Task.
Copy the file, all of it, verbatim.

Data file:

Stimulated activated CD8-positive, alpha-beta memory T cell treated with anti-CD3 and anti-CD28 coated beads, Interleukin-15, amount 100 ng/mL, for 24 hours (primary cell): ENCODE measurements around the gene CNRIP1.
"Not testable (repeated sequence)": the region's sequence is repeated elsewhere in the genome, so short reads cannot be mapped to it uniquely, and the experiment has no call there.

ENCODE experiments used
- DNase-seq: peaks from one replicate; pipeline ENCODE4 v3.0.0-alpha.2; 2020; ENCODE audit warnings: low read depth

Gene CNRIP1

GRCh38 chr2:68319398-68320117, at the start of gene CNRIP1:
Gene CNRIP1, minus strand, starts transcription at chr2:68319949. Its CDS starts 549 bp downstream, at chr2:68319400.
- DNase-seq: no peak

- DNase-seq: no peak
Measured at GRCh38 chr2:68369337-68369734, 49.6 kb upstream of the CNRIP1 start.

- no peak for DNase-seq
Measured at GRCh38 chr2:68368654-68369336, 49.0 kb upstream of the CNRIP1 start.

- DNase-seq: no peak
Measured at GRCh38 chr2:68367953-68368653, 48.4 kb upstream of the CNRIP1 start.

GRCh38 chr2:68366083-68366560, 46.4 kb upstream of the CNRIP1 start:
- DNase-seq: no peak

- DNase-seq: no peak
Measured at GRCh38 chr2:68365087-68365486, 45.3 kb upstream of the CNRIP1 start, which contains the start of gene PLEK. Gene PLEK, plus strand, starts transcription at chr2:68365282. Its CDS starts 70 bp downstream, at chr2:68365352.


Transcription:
Stimulated activated CD8-positive, alpha-beta memory T cell treated with anti-CD3 and anti-CD28 coated beads, Interleukin-15, amount 100 ng/mL, for 24 hours (primary cell): ENCODE measurements around the gene CNRIP1.
"Not testable (repeated sequence)": the region's sequence is repeated elsewhere in the genome, so short reads cannot be mapped to it uniquely, and the experiment has no call there.

ENCODE experiments used
- DNase-seq: peaks from one replicate; pipeline ENCODE4 v3.0.0-alpha.2; 2020; ENCODE audit warnings: low read depth

Gene CNRIP1

GRCh38 chr2:68319398-68320117, at the start of gene CNRIP1:
Gene CNRIP1, minus strand, starts transcription at chr2:68319949. Its CDS starts 549 bp downstream, at chr2:68319400.
- DNase-seq: no peak

- DNase-seq: no peak
Measured at GRCh38 chr2:68369337-68369734, 49.6 kb upstream of the CNRIP1 start.

- no peak for DNase-seq
Measured at GRCh38 chr2:68368654-68369336, 49.0 kb upstream of the CNRIP1 start.

- DNase-seq: no peak
Measured at GRCh38 chr2:68367953-68368653, 48.4 kb upstream of the CNRIP1 start.

GRCh38 chr2:68366083-68366560, 46.4 kb upstream of the CNRIP1 start:
- DNase-seq: no peak

- DNase-seq: no peak
Measured at GRCh38 chr2:68365087-68365486, 45.3 kb upstream of the CNRIP1 start, which contains the start of gene PLEK. Gene PLEK, plus strand, starts transcription at chr2:68365282. Its CDS starts 70 bp downstream, at chr2:68365352.